Giteau focusing on shutting down Cipriani

Australia fly-half Matt Giteau knows better than most just how important it is for the Wallabies to counter the threat posed by opposite number Danny Cipriani if they are to beat England on Saturday.

Of all the players in England’s youthful back division Cipriani’s position, not to mention his ability, arguably makes him the most pivotal.

The 21-year-old may have made only two Tests starts compared to Giteau’s 50 run-ons and 62 caps in all but the Wallaby playmaker, returning to the Twickenham ground where he made his international debut six years ago, is an admirer of the gifted, if still unproven, Cipriani.

“He’s obviously got a very good kicking game, he directs play very well and he’s an elusive runner who can pass the ball very well on both sides,” said the 26-year-old Giteau.

“A lot of their attack rolls around their nine and 10, like most sides. So I think he’s very pivotal on how the side plays and I’m looking forward to playing him.”

Asked if he had a plan to stop Cipriani, Giteau jokingly replied: “I do, but I won’t be telling anyone. Maybe after the game I’ll say whether my plan worked or not.

“They’ve got a new backline and they look like they love to attack so that’s something we need to be wary of.”

One area where England have identified a need for Cipriani to improve is in his defence.

In this respect, as much as goalkicking, it doesn’t help the Wasps stand-off that he is following in the footsteps of injured England hero Jonny Wilkinson, arguably the toughest-tackling No 10 of his generation.

“Danny wants to be one of the best players in the world and he realises one of the responsibilities of a fly-half who wants to be number one is that he has got to defend in that channel,” said England defence coach Mike Ford.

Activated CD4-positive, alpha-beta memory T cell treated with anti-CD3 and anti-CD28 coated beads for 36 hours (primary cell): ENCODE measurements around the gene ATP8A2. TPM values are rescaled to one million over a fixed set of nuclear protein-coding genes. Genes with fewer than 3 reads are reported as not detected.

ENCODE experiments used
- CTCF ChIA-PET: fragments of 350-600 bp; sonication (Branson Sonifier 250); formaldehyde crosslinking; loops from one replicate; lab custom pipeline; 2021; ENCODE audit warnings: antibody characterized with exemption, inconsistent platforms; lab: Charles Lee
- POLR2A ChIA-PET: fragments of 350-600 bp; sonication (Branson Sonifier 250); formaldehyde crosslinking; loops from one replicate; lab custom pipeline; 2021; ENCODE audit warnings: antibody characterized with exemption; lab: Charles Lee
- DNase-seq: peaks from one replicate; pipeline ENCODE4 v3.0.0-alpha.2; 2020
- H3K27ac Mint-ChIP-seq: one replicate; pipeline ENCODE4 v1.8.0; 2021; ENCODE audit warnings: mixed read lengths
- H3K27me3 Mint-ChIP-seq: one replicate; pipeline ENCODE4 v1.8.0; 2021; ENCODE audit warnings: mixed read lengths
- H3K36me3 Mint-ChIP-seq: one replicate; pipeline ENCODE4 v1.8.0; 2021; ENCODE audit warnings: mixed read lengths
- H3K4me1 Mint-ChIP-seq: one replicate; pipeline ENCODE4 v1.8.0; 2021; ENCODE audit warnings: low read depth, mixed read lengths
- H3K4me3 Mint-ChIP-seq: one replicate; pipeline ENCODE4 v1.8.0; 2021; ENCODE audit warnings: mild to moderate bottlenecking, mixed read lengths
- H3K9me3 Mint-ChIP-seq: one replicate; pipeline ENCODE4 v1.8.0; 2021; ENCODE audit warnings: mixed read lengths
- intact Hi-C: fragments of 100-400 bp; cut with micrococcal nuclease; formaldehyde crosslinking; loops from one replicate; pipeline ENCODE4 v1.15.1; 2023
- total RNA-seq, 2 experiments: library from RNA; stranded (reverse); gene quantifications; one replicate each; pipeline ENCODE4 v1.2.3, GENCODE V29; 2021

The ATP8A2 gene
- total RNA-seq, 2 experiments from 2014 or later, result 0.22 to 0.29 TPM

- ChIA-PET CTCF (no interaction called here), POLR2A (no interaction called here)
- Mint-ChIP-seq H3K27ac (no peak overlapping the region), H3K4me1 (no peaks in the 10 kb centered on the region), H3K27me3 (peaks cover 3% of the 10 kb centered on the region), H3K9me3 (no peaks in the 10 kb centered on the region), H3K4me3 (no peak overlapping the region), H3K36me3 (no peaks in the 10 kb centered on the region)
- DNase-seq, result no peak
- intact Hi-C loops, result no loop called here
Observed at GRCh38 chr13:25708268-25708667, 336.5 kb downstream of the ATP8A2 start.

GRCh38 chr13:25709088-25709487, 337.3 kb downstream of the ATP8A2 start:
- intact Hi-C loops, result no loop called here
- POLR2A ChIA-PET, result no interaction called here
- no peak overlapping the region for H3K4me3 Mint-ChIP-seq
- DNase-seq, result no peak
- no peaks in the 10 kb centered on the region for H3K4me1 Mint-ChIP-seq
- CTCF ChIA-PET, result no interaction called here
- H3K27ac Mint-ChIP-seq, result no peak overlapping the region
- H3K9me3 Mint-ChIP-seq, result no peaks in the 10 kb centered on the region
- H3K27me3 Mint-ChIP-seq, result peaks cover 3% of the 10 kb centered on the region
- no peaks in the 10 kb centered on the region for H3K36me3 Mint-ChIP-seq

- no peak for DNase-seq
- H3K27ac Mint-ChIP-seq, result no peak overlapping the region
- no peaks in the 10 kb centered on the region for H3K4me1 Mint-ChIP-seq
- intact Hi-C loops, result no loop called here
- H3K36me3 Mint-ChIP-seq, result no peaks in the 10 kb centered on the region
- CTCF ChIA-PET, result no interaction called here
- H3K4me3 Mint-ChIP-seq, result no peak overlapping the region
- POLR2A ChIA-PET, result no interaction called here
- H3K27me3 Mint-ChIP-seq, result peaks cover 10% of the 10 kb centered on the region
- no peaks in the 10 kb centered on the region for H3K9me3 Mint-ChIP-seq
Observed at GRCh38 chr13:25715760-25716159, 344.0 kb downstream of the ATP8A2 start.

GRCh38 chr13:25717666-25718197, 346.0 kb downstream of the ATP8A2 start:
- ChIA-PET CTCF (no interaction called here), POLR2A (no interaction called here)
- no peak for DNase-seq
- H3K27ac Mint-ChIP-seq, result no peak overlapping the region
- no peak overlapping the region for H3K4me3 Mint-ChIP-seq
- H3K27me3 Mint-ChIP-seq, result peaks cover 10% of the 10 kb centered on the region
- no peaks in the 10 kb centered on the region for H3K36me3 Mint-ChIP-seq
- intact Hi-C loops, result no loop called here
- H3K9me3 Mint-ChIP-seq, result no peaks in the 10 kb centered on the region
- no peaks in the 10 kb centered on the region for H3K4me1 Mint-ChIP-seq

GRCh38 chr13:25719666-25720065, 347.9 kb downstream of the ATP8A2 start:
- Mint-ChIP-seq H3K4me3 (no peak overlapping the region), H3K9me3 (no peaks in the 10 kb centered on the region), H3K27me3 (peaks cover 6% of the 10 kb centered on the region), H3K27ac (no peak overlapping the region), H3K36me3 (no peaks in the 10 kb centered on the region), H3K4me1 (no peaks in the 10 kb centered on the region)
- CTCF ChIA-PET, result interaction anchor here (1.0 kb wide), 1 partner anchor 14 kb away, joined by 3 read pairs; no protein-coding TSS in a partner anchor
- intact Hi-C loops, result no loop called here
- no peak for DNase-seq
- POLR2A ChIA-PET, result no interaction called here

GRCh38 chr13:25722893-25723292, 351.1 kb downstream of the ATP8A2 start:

“If we hide someone in defence and the opposition don’t get him in the first phase, they will get him second. My experience at international level is that they will find him out.

“We understand that and Danny does as well. So he might as well front up now, early in his career and get that part of his game right both physically and mentally – and he is doing that.

“Cipriani made 13 tackles against the Pacific Islanders last weekend (a match England won 39-13 with their outside-half contributing 19 points) so we know he can tackle.”

Giteau, though, will be looking to unleash an Australia back division well-capable of putting that ability to the test.

He has contrasting recollections of both Twickenham and England, who followed up their 2003 World Cup final win over Australia by beating the Wallabies in the quarter-finals of last year’s edition in France.

“I’ve got some mixed memories of Twickenham. The first game was a great occasion to win the first cap but I was a little disappointed with the way I played,” Giteau said.

“But the second time I played better and we won the game. Hopefully this time will be another good memory.”

Sapa-AFP –

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